Published: Sat, April 27, 2019
Medicine | By Brett Sutton

First "kissing bug" in DE confirmed

First

But the insect has found new prominence in DE, where health officials recently confirmed their first run-in with a kissing bug, making its known distribution across 28 states, according to researchers at Texas A&M University.

The triatomine bug, also known as the notorious kissing bug, has been an obscure threat in the United States, with the highest density in Latin America and some Western states. They sometimes carry a parasite known as Trypanosoma cruzi, or T. cruzi, which can cause Chagas disease.

The CDC has confirmed that an insect that bit a child's face in Kent County last July was a "kissing bug".

According to the Centers for Disease Control, the parents were concerned about possible disease transmission from the insect.

The family told officials that they lived near a heavily wooded area and had not traveled recently outside the region. A window air conditioning unit was located in the bedroom where the bite occurred.

The agency warned in September 2018 that the bug, which can pass along a fatal disease called Chagas, was making its way north and had been reported in Maryland, Pennsylvania, and Virginia.

The critters are typically found in the southern part of the United States, Central America and South America.


The most common symptom of the bug bite is swelling, according to the CDC.

Plus, the condition affects people differently: Even if you do get it, you might not experience any symptoms.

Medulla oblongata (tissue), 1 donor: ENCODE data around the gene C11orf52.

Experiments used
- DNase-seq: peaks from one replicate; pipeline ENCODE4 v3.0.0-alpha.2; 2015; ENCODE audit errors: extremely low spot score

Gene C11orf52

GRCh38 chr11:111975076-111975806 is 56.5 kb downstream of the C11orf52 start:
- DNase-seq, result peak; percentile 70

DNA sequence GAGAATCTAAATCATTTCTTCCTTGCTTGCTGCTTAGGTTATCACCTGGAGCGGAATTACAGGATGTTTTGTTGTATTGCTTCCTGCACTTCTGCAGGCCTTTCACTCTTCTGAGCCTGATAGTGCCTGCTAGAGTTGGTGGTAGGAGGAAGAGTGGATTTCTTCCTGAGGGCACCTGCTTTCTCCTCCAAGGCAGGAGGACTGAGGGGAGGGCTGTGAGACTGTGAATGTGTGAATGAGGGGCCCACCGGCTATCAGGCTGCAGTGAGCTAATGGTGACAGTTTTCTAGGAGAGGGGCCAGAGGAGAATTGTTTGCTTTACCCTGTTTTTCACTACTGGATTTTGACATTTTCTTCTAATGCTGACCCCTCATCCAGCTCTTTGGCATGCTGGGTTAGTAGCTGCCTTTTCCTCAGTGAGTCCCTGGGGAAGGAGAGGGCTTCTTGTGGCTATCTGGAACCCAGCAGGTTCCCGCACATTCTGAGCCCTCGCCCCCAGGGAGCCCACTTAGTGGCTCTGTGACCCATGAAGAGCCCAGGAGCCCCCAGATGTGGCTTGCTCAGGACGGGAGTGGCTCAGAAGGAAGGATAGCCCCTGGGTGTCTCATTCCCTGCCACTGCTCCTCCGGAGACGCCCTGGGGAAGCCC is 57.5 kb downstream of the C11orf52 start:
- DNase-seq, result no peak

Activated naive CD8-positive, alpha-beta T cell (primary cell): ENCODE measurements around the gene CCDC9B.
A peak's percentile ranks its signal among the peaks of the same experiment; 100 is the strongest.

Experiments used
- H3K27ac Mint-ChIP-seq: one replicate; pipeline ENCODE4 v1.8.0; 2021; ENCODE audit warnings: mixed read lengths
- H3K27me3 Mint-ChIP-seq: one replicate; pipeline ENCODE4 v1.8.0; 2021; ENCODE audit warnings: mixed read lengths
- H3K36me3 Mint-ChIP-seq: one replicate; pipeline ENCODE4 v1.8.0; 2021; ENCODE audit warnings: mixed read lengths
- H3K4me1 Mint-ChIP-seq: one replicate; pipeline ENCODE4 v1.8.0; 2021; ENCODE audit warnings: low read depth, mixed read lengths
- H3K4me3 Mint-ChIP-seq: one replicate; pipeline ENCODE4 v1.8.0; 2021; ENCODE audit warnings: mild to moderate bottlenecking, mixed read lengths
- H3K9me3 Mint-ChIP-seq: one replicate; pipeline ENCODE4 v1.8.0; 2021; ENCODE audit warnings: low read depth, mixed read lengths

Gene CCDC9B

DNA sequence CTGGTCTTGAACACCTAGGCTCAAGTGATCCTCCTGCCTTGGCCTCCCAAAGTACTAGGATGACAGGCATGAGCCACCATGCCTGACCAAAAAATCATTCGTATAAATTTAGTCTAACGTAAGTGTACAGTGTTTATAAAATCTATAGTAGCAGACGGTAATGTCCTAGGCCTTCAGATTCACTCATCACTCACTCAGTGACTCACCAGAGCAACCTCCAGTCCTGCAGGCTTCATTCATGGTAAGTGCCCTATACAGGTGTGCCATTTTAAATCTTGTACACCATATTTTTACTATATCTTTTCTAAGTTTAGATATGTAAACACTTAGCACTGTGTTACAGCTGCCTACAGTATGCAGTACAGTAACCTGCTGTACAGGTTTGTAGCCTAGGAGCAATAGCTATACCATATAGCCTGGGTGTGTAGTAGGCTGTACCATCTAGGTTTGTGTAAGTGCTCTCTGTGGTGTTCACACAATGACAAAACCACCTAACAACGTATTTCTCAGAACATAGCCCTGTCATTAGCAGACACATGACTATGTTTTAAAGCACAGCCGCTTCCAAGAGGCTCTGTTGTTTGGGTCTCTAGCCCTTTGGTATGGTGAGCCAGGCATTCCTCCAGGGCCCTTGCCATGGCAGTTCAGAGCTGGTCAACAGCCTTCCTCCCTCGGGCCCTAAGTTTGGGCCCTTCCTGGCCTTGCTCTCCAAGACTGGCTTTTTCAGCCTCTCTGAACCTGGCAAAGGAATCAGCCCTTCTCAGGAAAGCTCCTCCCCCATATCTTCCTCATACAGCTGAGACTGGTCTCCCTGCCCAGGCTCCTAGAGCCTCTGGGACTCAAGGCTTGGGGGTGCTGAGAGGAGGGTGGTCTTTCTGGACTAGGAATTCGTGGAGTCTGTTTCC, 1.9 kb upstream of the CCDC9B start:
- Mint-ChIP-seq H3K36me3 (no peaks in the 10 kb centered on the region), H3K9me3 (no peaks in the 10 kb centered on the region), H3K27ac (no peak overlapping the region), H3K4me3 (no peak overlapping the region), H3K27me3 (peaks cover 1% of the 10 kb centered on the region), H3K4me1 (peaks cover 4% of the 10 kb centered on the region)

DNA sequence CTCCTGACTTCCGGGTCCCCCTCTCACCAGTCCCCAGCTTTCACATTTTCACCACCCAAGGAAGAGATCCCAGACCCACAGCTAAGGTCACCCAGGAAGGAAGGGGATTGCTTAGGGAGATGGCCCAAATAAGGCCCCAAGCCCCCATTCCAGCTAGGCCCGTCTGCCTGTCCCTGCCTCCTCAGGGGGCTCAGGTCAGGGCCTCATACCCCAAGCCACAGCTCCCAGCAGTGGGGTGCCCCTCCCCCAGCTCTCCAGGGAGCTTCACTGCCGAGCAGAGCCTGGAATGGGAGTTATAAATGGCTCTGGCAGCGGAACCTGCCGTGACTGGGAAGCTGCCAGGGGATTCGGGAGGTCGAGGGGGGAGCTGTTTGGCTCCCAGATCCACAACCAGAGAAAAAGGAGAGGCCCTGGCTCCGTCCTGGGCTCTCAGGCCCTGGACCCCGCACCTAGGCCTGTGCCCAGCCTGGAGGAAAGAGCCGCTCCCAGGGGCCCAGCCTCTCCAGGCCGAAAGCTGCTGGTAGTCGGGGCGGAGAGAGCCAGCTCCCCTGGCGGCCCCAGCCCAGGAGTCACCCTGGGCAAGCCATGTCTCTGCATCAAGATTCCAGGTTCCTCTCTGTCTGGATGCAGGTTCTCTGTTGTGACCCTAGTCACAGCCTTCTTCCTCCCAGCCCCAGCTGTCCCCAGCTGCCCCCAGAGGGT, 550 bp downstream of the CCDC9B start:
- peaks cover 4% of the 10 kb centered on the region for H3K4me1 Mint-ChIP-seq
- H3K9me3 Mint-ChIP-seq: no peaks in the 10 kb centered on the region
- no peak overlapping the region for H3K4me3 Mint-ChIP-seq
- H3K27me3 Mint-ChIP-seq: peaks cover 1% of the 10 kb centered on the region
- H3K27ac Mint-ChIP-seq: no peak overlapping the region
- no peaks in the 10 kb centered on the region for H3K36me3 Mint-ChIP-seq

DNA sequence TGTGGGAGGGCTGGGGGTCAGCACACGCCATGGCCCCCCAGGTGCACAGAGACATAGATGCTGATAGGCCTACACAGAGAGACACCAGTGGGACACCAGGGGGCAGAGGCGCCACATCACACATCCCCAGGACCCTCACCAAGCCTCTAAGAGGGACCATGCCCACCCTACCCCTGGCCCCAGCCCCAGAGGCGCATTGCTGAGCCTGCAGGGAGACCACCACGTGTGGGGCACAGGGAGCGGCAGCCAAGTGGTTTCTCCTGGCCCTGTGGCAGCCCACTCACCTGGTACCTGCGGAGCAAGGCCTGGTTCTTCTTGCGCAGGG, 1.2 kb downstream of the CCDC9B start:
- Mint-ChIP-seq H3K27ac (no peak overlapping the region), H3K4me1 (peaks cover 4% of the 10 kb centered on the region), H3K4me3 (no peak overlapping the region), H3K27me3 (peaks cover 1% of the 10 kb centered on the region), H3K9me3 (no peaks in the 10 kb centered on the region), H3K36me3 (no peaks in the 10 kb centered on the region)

People who contract an acute case of the infection will develop symptoms of the disease nearly immediately. After that, the patient might feel fine for years. Although the DE girl tested negative for Chagas, the CDC is nonetheless warning people to be careful, since the disease can cause chronic health issues including stroke, irregular heart rate, and heart failure if left untreated. Experts haven't yet figured out why some people develop complications later in life and others don't.

Chagas disease can strike humans, dogs and other mammals.

Approximately 30 percent of people who contract Chagas disease are at risk of heart failure and cardiac arrest, which is a growing concern for the American Heart Association. But Stigler-Granados said some experts think that this estimate is low and that the correct number is closer to 1 million.

A doctor observes a kissing bug through a jar at the Hospital Escuela in Tegucigalpa, Honduras, May 17, 2005. Photographs were then sent to Texas A&M University's Kissing Bug Citizen Science Program-which documents the insects across the country-before the creature was finally confirmed to be Triatoma sanguisuga by the CDC via analysis of its body shape.

"Precautions to prevent triatomine bug infestation at homes include moving outdoor lights away from dwellings, such as homes, dog kennels, and chicken coops, and turning off lights that are not in use". Keep homes clear of trash, wood, rock piles, and bird or other animal nests; fix any cracks in walls or roofs; and seal the gaps around your window air conditioner units as well.

Like this: